Yesterday was Sports Day, so the space above the cistern was cleared and ready for a new assortment of stickers. Everyone who participates gets one, you see. Not just the podium finishes. That said, there are different stickers for 1st-3rd place, followed by a general "Well done" for everyone else. I like that. It seems quite old fashioned these days to want to win. But that can't be right. Wanting to win is surely as old as the hills. Surely no-one pops out of the womb thinking "Nah, don't worry about me, I'm just here to participate, dude" ? I suspect that our attitude towards winning is shaped by our experiences - how we are treated when we go after attention, toys, food etc most likely affects how much we relish competition in later years. But ultimately, I think we must all have an innate desire to do well, to thrive, to shine.
Anyway, last night FIVE stickers adorned the cistern wall. Two per boy and a very special extra one...
Yesterday afternoon, as melted ice lolly dripped down his chin in a sticky scarlet trail, my youngest son turned to me and asked: "Are you going to run in the Mummy race?" I smiled. My Mum, who'd come along in the hope of seeing someone ANYONE in the family finally follow in her footsteps and be a Sports Day winner, gave an indelicate snort.
"We'll see, munchkin" I told him gently.
I was never much at all on the sports field. I enjoyed netball, rounders and basketball, and occasionally made the B team, but it was very much Not My Thing. If you wanted quick quips or soulful agonising over unsuitable boys, I was your girl. If you wanted someone who could haul ass over a hockey pitch quickly...um...no.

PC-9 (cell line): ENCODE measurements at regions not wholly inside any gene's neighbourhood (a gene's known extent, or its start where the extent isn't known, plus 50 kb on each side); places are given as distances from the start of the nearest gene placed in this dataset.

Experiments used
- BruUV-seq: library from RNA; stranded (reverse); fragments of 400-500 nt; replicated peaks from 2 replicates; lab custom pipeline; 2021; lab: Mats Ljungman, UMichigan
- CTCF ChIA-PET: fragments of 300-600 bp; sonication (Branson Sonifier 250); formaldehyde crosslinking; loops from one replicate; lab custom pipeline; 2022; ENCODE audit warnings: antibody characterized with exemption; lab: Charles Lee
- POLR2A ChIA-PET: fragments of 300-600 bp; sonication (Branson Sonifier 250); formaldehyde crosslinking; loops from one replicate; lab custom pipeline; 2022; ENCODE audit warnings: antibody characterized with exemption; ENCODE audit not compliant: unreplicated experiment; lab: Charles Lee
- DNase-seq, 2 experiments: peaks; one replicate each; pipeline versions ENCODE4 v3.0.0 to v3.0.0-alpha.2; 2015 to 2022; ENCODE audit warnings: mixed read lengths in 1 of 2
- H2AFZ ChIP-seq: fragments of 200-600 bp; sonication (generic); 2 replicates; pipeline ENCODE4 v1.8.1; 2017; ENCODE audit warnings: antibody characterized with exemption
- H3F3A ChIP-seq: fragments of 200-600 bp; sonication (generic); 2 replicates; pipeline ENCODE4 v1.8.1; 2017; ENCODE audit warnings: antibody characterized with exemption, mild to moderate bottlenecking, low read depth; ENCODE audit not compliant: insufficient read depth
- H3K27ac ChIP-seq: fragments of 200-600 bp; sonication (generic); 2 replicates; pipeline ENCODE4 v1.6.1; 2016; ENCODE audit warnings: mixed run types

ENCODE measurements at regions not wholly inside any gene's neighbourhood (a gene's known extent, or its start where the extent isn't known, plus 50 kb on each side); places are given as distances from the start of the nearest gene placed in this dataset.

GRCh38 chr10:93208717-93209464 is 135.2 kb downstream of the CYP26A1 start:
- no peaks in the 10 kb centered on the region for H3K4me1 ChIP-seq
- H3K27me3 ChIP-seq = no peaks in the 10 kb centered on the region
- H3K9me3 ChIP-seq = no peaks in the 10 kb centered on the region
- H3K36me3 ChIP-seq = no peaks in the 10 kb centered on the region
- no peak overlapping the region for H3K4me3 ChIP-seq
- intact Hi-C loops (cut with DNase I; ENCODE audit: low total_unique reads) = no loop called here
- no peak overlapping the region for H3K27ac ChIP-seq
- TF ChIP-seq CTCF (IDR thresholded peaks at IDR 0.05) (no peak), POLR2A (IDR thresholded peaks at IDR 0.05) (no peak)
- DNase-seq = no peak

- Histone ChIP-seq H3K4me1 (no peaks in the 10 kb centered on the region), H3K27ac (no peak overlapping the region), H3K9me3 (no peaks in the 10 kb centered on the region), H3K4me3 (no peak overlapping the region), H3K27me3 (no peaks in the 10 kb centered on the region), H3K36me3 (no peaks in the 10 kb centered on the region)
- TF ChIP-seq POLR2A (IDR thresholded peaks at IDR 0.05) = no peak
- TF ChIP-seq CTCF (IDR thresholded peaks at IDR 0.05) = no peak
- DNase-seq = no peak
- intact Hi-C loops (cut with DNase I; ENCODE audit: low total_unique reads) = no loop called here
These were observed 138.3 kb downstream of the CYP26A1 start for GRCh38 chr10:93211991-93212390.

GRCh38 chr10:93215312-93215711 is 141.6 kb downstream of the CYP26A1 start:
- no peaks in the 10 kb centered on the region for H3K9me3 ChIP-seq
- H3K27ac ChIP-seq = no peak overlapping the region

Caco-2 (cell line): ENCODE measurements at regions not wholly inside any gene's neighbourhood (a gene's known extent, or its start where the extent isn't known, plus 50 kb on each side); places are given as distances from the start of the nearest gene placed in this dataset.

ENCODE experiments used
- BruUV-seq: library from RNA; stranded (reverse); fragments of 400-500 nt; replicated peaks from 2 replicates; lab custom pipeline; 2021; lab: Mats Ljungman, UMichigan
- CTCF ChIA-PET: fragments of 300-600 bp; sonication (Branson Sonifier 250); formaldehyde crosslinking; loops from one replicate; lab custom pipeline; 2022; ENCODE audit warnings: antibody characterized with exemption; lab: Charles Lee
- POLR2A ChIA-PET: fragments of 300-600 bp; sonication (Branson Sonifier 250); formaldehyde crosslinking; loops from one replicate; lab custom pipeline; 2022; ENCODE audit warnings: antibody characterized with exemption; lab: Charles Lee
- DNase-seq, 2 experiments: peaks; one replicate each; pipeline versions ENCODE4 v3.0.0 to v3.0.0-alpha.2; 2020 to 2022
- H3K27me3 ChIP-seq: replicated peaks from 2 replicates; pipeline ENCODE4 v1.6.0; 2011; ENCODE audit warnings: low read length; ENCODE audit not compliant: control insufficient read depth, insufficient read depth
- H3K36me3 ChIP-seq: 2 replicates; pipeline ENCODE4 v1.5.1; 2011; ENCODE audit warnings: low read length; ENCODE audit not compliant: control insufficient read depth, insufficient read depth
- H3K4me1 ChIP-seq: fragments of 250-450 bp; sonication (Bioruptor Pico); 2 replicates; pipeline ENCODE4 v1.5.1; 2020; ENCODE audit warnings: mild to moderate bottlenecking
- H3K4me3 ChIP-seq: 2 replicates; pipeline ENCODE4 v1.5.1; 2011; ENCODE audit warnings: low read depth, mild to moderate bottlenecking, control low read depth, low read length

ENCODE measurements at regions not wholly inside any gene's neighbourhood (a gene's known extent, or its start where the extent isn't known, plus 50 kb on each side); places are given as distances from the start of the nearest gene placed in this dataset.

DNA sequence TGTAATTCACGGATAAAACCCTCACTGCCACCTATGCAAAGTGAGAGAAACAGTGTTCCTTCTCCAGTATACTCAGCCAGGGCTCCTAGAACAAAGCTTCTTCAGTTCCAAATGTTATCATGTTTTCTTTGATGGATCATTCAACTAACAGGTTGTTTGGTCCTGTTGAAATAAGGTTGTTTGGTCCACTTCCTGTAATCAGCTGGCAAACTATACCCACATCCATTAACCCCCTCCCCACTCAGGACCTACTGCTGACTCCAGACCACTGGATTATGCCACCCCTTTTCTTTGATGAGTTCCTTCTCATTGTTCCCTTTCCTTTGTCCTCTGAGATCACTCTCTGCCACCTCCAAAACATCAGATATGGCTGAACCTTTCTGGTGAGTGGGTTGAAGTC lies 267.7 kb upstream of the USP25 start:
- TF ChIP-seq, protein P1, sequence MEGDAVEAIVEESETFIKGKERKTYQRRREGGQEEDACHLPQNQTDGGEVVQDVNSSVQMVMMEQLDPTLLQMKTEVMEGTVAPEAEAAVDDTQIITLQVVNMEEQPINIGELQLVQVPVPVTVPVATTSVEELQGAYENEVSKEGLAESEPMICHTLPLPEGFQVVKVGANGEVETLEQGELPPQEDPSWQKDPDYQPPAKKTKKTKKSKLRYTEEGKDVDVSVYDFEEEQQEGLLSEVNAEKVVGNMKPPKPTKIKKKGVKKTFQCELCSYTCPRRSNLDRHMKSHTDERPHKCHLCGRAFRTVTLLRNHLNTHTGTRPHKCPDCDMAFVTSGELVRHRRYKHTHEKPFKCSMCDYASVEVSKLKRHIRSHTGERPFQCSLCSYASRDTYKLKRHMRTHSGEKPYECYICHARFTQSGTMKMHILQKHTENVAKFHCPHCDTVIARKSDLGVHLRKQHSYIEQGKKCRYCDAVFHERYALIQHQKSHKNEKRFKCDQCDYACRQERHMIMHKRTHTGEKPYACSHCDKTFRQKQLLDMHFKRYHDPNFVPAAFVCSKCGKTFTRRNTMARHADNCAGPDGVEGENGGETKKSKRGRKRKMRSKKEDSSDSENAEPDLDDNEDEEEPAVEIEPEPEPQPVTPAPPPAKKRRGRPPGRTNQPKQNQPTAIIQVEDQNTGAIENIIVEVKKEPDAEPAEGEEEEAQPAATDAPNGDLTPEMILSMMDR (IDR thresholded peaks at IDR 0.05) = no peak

<Pauses to consider whether it's a hockey pitch or a hockey field. You see what we're dealing with here.>
Anyway, as mused upon in my Jan post on Labels (which I would totally link to here if I knew how - grrr...) these things tend to stick, and so it was that I continued through life determined that I couldn't "do sport". As the years and my weight progressed, "doing sport" became even less likely / desirable, until one day when I looked at my boys and realised that I was in danger of not only setting them a really crappy example, but also missing out on a lot of fun myself. I wanted to be a Mum who could run alongside them as they learned to ride their bikes, who could take them swimming without feeling like Shamu, and who could line up on Sports Day for the Mums race without feeling like a laughing stock. It was that revelation which inspired me to lose nearly three stone, and have the pleasure of fulfilling 2 out of 3 of those wishes.
Yesterday was my first shot at the Mums race. But was I ready to take it?
When the headteacher came along the line, asking for parents to head to the starting line, I hesitated. It's hard to put down baggage you've carried for so long. Then I kicked off my havaianas, gave my little boy a kiss, and walked (tummy-fluttering) up to the starting line. My Mum was visibly shocked. My son was clearly delighted. I joined the other nervous, giggling Mums and we all good naturedly teased each other as we got into position. I quietly noted an alarming amount of lycra and trainers. Then the headteacher shouted "Go!" and it was ON.
Dear friends, I ran. Dignity, pride, self-consciousness left for dust. Grass beneath my in-urgent-need-of-a-pedicure feet; wind streaming through my desperately-need-the-greys-colouring hair; maxi dress flowing unhelpfully round my still-too-wobbly-for-my-liking tummy. I threw myself so far forward that I thought I might fall. Apparently, some Mums did. There was no sisterly looking back. 10 Mums, running for pride, fun and who knows what other personal reasons.
I had a little look round at one point, heart already sinking in anticipation of last place, but was overjoyed to see I was firmly in the middle. As we crossed the line, I made sure I was back to being friendly, smiley Mrs W. The self-deprecating one who giggles "ooh, that was fun!" and makes light of her efforts. As we puffed slowly back to our families, the sisterhood reunited. We chuckled about how next year we'd train / wear a sports bra / lay off the Pinot Grigio & peanuts in preparation.
I came 5th or 6th out of those 10 women. Arguably I still don't "do sport" very well. But you know what? I bloody loved it.